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The Crucible by Arthur Miller at the Olivier Theatre

Being one of Arthur Miller’s best-made and most challenging plays, The Crucible is also one of his most frequently performed. I was going to say “revived,” but that would carry the implication that it had somehow been allowed to die since its completion in 1953. It had of course done no such thing, even though this full-blooded production at the National Theatre is the first major UK one for some years. The play was the third in an astoundingly fruitful period for the author in the postwar period, with All My Sons and Death of a Salesman preceding it, and A View From The Bridge coming after.

Brendan Cowell (John Proctor) in The Crucible at the National Theatre. Image Credit - Johan Persson
Brendan Cowell (John Proctor) in The Crucible at the National Theatre. Image Credit – Johan Persson.

Since the first two of those four plays addressed the state of the author’s newly peacetime nation with a clear and critical eye, his choice of focussing on the notorious witch trials three hundred years earlier in the Massachusetts village of Salem might have looked like a strange departure from immediate time and place.

It was of course nothing of the sort, coming at the time of rampant McCarthyism, named after the virulently anti-Communist senator at the heart of the so-called Red Scare. When the term witch-hunt was applied to his approach, and subsequently to all manner of villain-seeking tendencies, it was done so with direct reference back to those trials and purges of Salem. Hence Miller’s attack on religious or civic intolerance has its topicality re-asserted by almost every authoritarian or dogmatic excess you care to notice, up to and including Putin’s Russia which, let’s not forget, has had the enthusiastic support of the Orthodox Church’s leader, Patriarch Kirill.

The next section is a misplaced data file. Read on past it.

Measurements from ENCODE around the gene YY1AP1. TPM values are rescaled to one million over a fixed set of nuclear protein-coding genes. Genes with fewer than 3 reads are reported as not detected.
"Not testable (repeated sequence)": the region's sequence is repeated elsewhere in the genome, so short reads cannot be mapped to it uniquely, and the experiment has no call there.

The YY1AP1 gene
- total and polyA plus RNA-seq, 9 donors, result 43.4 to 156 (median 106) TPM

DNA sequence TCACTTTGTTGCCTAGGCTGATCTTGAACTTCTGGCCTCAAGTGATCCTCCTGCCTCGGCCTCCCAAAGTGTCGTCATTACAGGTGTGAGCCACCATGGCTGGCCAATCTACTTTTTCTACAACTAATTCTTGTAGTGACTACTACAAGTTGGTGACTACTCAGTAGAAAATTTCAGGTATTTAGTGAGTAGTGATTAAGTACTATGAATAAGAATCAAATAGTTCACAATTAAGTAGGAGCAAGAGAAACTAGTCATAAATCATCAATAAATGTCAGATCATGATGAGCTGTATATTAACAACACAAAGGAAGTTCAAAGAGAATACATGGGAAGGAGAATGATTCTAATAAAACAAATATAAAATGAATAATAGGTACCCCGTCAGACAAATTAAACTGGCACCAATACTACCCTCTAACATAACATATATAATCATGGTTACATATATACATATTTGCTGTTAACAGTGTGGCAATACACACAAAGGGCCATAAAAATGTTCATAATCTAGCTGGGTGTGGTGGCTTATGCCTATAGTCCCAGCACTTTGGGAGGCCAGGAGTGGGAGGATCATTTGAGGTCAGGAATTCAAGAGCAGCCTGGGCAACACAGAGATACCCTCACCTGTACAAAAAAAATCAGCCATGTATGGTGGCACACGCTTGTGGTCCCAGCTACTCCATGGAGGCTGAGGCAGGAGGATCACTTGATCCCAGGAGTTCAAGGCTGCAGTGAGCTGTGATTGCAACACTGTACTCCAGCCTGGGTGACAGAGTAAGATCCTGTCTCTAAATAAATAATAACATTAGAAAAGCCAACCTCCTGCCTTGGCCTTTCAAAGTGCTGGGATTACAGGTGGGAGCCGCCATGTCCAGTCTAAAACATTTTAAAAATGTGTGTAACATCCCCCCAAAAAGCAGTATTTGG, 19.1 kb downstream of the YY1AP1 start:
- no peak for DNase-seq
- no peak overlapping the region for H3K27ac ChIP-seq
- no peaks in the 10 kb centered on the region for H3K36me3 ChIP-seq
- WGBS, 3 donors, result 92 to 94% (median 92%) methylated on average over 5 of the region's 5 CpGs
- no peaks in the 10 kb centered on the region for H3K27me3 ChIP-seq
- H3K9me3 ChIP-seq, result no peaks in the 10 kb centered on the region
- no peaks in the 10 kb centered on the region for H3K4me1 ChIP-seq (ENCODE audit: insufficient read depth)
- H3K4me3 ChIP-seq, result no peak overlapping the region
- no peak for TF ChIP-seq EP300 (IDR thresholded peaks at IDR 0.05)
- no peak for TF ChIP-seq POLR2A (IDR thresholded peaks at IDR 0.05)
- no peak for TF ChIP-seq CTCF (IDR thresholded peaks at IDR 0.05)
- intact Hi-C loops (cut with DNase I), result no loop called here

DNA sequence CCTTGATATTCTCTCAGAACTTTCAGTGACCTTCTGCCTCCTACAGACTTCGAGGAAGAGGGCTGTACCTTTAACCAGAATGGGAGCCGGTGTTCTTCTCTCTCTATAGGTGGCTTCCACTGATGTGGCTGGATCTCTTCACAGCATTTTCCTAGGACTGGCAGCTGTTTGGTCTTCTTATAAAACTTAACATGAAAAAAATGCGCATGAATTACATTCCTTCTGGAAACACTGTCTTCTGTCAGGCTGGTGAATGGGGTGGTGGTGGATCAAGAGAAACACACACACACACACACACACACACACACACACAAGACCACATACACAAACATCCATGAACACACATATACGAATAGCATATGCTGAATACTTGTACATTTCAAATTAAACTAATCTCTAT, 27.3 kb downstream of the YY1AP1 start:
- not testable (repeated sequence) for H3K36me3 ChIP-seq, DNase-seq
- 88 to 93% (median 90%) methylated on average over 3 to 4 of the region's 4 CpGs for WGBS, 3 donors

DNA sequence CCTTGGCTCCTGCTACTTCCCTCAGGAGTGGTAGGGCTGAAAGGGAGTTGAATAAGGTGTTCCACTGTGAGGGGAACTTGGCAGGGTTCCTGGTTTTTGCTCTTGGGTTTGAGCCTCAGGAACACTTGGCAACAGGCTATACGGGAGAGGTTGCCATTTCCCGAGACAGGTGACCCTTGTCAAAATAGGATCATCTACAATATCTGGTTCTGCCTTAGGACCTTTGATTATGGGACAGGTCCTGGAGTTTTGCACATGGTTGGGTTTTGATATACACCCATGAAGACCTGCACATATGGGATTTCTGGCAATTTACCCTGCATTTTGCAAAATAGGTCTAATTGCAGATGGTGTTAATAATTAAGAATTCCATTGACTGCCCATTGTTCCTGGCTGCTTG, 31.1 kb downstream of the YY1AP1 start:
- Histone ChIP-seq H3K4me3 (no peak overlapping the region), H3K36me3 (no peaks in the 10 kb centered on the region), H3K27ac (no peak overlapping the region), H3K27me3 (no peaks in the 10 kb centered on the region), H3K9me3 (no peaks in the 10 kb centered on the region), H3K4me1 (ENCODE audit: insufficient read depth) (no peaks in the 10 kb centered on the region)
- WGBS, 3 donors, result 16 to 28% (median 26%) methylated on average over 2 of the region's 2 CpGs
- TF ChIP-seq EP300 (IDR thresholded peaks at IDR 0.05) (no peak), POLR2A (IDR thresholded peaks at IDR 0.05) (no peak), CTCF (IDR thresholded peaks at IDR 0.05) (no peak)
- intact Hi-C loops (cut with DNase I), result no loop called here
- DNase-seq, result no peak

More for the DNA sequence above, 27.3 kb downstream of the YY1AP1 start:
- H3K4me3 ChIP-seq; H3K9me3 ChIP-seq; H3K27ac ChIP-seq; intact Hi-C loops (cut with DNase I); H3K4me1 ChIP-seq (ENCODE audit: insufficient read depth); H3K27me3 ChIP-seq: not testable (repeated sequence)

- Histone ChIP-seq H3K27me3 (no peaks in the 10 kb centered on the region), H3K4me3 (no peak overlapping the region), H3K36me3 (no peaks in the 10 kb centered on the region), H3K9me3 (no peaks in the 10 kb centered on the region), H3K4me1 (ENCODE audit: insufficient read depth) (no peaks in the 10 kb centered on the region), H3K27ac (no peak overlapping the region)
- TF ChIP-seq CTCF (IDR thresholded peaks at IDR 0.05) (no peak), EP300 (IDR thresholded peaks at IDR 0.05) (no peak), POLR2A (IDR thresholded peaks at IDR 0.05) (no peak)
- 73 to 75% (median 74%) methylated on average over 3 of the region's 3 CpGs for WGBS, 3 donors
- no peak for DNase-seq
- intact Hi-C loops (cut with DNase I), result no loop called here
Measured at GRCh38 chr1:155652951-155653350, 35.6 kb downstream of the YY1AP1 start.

Director Lyndsey Turner’s production opens with a massive, floor-to-ceiling wall of pouring rain, standing where the safety curtain had stood a little earlier. It could be a sin-purging torrent or else a prelude to some flood of Biblical proportions. And then offsets the story, with its accusations of witchcraft made by a group of girls, in order to hide their own excursions into the occult.

In response to the scarily powerful allegations made by Abigail Wiliams, a court is convened. A couple called the Proctors – John and Elizabeth – become entangled in its workings when Abigail, who has had an illicit affair with John, accuses Elizabeth of witchcraft in the hope that her conviction will get her out of the way, and make John become available.

On it rolls an implacable river of so-called justice, with the danger of accusation and retribution drifting everywhere like nasty spores on a wanton wind, and liable to deliver the kiss of death to whomever they land on. It is in effect a lawless state bound into a kind of moral paralysis. In judicial terms, it appears to be overseen by the pompous Deputy Governor Danforth, (masterfully played by Matthew Marsh) who turns out to place less credence on human witnesses the messages of guilt or complicity given out by a Poppet (a soft doll), with a needle stuck through its middle. Concepts of fairness and rationale become impotent strangers in this torn and, yes, possessed environment.